The most immediate and stand out features of her songs are their internal manipulation of fidelities, the sheer density of sounds within, and their coherence but complexity. I was intrigued as to how this could be achieved live and the answer was, surprisingly well. Her voice and guitar were backed up on stage by percussion, a second guitar and most importantly an electric viola. The interplay between the 4 musicians was impressive, always important when a structure is required in such cathartic songs.

    As good as the band are, and as impressive as the venue is (it cannot be understated how wonderful The Deaf Institute is), it was still EMA who was the star of the show. From imitating the tricks of long dead blues singers (playing the guitar with her teeth) to punk rock posturing, she did everything in her power to entertain the crowed. At one point she announced her wish to pay homage to the “only other music to come from South Dakota” before bursting into a particularly energetic version of Add It Up. I recently saw this performed by writer Gordon Gano himself (with Clap Your Hands And Say Yeah!) and it is honestly difficult to decide who did it better.

    This song was in fact chosen by her fans on Twitter who were asked to pick their favorite Violent Femmes song for her to perform. This type of fan interaction was also present in the show with her proving quite chatty between songs.

    As mentioned before the magic of the evening was further increased by a wonderful venue and a great support band. I would recommend seeing her live to anyone, and her tour with Zola Jesus later this year should be well worth attending.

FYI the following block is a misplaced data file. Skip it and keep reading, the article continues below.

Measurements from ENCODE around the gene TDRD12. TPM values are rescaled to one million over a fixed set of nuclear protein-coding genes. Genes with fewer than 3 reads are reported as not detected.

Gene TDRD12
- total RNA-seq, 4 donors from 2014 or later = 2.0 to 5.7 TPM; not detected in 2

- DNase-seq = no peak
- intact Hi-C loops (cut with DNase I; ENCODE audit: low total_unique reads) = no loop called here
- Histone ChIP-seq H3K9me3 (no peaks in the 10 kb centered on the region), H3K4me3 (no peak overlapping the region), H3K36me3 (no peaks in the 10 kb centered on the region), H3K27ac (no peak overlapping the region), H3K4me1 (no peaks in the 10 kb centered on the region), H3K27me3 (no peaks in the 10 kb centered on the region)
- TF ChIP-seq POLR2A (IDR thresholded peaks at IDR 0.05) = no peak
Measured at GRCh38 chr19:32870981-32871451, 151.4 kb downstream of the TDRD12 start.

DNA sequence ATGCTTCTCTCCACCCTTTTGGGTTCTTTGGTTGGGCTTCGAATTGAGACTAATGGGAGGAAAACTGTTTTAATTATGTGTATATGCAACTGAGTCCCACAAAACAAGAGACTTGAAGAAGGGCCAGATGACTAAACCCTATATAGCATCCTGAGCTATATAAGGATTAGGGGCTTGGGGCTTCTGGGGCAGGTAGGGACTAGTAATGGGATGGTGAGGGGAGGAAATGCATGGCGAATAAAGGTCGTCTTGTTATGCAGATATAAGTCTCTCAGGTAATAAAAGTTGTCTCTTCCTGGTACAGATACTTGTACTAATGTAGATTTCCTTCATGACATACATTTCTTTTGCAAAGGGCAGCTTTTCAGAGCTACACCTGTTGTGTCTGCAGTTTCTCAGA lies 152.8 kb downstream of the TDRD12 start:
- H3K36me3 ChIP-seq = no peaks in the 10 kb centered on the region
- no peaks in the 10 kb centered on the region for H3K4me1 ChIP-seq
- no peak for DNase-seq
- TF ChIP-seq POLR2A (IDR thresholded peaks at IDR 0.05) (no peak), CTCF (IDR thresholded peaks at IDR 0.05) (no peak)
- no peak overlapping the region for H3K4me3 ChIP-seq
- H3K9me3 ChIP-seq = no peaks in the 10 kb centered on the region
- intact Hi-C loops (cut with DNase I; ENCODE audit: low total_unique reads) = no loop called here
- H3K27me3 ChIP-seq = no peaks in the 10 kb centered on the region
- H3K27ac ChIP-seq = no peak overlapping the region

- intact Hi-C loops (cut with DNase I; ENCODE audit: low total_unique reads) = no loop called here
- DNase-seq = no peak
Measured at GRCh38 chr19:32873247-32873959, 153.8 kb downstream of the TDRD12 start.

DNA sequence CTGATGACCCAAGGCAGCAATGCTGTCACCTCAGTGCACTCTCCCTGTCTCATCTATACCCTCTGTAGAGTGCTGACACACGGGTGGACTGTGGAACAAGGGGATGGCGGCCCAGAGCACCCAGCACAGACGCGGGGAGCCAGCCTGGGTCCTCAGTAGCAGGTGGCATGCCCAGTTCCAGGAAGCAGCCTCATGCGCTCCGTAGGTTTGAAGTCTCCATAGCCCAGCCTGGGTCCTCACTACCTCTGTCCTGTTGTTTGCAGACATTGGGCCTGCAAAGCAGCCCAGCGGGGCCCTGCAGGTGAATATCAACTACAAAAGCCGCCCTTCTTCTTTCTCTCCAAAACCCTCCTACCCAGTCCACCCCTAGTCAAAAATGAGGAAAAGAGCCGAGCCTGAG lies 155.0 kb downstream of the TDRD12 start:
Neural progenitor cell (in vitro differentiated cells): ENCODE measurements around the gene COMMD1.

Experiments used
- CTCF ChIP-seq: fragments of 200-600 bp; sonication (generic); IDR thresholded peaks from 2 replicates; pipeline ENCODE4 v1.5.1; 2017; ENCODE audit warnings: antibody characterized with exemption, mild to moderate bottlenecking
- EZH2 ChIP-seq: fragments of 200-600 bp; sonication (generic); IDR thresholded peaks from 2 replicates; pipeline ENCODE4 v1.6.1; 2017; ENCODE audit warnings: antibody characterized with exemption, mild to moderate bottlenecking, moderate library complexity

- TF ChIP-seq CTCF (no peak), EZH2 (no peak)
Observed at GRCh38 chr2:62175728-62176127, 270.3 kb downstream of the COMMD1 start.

(Link to blog and photo:
  • Pj Harvey - Manchester Apollo

    Set 10 2011, 15h45

    Thu 8 Sep – PJ Harvey

    Stepping out just two days after winning the prestigious Mercury Music prize, PJ Harvey was greeted by a rather enthusiastic crowed in Manchester. If she was still giddy from the award, she managed not to show it, choosing instead to embody the sombre character befitting of her recent material.

    Refraining from speaking throughout the entire first half she produced an atmospheric performance bathed in the illumination of only a single beam of light. This proved especially impressive during Uh Huh Her’s “Pocket Knife” where her movement between the darkness and light added a sinister edge to her seductive dancing. When she did speak, her thanks seemed genuine and heartfelt and possibly reflected the good cheer due to recent accomplishments.

    Her backing band included long term collaborator John Parish (who always looks like the happiest person alive) and bad seed/composer Mick Harvey. Mick’s deep voice is perfect accompaniment for Polly’s and weaves the same magic live as it did on record. Parish was as reliable and wonderful as ever. He is often considered a muse to Polly, and it is almost telepathic how they exchange looks when performing together on stage. Rather oddly he appeared to have his own throne in Manchester, which he used for sitting between songs.

    Let England Shake was played in its entirety, but there were also plenty of older songs scattered througout the 90 minute set. Some of the more mainstream fans may have felt a twinge of disappointment at the lack of Stories From The Sea material, but this left room for some great versions of songs from the superior “Bring Me Your Love”. A particular highlight of the older material, along with the previously mentioned Pocket Knife, was a stunning version of Angeline from underrated (and personal favourite) album “Is This Desire”.

    A spectacular gig then, and proof that Harvey is as creative and wonderful 9* albums into her career as she has ever been.

    *Not counting the two essential calibrations with John Parish, and the (also essential) compilations “4 Track Demos” and “Peel Sessions”.

    (Taken from my blog: